Where would be a logical kind of direction for yourselves, Guy Carpenter to explore? Do you have any kind of plan or thought on SS Africa?
We have a very large office in South Africa, and are moving up from the South. At the same time, we’re looking for opportunities working down from the North. An obvious route would be to think about a number of hubs, specifically in Francophone West Africa, which is a very distinct area compared to the English-speaking countries. You have to work out which countries fit together and which you could amalgamate under one regional office. So it’s something that we’re actively reviewing.
So whether it’s the Middle East of SS Africa, the hubs are going to play a very important part in enticing, or continuing to entice international players where we are having a very soft market and rates are reducing year on year?
Yes, those that have been in the Middle East for some time, whether they be insurers, reinsurers or brokers, are looking to see if there’s a way of stabilising and expanding their portfolio without being wholly dependent upon the very competitive pricing in the GCC. I believe a lot of companies in all parts of our industry are looking at expansion and you’ve got to pick a location where you can make the biggest impact. There’s plenty for us to do there as there are around 27 countries and we’re very light in some of those countries.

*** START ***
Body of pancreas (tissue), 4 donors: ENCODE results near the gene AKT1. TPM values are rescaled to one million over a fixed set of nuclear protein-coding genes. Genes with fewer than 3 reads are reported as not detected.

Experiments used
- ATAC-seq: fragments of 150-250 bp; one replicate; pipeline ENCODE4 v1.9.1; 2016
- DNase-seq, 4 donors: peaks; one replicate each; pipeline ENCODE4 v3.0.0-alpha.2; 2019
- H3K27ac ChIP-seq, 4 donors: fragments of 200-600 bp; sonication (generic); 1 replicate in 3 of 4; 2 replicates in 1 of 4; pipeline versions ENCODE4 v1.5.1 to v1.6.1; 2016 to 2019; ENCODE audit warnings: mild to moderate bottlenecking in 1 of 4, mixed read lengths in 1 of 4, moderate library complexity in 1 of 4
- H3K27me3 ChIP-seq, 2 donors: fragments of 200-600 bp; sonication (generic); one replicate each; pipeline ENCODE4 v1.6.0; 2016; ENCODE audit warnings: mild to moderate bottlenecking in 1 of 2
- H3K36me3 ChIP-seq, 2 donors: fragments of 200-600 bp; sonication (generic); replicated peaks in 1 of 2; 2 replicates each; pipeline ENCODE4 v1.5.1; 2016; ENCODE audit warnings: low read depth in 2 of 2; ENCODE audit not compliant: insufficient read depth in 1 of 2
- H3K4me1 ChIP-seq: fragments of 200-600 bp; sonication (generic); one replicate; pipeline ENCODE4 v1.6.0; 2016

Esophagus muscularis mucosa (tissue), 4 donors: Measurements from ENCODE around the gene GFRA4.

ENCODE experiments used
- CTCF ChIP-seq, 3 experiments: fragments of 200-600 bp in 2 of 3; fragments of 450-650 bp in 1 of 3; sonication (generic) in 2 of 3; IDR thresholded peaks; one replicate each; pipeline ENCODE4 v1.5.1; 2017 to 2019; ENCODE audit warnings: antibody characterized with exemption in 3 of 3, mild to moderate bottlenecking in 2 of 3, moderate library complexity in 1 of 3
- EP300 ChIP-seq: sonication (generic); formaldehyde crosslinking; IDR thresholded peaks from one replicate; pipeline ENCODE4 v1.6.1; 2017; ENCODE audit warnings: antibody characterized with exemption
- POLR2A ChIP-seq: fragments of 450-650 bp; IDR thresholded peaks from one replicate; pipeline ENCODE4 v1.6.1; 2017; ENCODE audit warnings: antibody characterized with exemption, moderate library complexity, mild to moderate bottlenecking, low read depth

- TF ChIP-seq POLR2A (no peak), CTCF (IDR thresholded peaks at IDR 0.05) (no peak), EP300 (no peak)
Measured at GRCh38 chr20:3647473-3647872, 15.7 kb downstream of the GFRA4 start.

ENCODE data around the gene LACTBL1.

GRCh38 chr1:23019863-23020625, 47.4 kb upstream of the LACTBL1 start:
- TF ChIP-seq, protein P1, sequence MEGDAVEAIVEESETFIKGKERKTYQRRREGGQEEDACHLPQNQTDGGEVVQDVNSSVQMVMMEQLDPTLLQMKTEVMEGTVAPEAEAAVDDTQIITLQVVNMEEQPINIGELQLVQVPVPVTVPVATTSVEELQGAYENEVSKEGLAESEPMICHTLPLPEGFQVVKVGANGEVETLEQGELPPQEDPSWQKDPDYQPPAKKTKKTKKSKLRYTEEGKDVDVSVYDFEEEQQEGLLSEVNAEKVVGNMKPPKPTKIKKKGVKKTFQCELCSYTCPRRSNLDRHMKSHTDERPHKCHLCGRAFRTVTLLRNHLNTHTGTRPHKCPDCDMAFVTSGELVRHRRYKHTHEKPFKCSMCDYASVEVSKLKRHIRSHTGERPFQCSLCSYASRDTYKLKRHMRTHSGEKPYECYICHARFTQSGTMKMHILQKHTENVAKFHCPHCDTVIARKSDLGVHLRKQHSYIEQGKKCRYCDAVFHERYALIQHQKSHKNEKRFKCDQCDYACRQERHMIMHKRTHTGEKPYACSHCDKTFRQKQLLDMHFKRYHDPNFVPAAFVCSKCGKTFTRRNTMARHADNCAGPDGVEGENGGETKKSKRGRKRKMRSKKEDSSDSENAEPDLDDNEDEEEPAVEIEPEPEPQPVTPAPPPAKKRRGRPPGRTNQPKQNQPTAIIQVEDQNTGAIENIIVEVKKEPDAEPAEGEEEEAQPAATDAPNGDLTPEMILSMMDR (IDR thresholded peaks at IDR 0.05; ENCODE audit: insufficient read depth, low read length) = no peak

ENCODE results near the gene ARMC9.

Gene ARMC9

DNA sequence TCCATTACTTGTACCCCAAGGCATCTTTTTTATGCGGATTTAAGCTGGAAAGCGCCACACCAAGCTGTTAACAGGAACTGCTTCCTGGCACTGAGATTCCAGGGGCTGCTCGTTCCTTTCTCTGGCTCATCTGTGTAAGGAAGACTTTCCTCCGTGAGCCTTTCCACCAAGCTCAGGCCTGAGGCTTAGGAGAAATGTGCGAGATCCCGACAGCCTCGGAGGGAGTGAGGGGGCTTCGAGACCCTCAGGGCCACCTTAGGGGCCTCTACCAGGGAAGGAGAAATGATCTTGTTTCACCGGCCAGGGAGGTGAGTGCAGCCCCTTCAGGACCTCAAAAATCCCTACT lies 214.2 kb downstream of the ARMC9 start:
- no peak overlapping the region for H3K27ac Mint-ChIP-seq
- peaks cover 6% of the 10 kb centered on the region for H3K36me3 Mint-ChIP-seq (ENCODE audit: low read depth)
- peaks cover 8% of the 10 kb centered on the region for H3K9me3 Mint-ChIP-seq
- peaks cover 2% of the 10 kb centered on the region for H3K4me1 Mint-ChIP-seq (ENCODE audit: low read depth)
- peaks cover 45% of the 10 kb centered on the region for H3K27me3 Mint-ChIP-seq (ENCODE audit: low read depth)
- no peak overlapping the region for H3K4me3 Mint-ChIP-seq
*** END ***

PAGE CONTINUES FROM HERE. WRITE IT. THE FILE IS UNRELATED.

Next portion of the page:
GAIF is a great place if you’re thinking about which clients and which countries you should be trying to make contact with, it’s an ideal opportunity to go and meet everybody. You can touch base with existing clients and share news in both directions about what’s happening ahead of the upcoming 1 July renewal season. You can also establish a point of contact for potential new clients from across the region.
What does the year ahead hold for Guy Carpenter in the region?
We have set a really aggressive budget for our office in Dubai, which is primarily a facultative resource, but we’re looking to expand that into treaty business through there as well. Once we have achieved the current budget, we’ll be looking at opportunities for further expansion. We’ve also recently hired a new team member, and we’re looking for further hires for the Dubai office as we look to boost our activities; while in London we’re also looking to recruit at the moment to expand the Middle East North Africa team there.
It’s becoming a region where the margin is increasingly difficult to achieve for insurance companies, because of the competitive nature of the market, and therefore the cost of the reinsurance and the structuring of the reinsurance becomes more important. So we’re seeing more opportunities to bring to bear our actuarial and modelling skills, and market expertise to develop ‘smarter’ reinsurance programmes, and in some instances that involves bringing together more classes into one programme, which obviously reduces the amount of retention. We see numerous opportunities to work with our clients in the region to help them secure a more profitable future.